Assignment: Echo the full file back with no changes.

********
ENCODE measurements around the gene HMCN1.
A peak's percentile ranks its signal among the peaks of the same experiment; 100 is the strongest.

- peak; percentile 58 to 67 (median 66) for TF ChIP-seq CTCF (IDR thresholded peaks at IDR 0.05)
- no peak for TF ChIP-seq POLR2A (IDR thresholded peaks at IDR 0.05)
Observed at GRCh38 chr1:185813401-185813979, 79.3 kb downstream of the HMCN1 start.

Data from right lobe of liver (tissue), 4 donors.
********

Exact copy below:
ENCODE measurements around the gene HMCN1.
A peak's percentile ranks its signal among the peaks of the same experiment; 100 is the strongest.

- peak; percentile 58 to 67 (median 66) for TF ChIP-seq CTCF (IDR thresholded peaks at IDR 0.05)
- no peak for TF ChIP-seq POLR2A (IDR thresholded peaks at IDR 0.05)
Observed at GRCh38 chr1:185813401-185813979, 79.3 kb downstream of the HMCN1 start.

Data from right lobe of liver (tissue), 4 donors.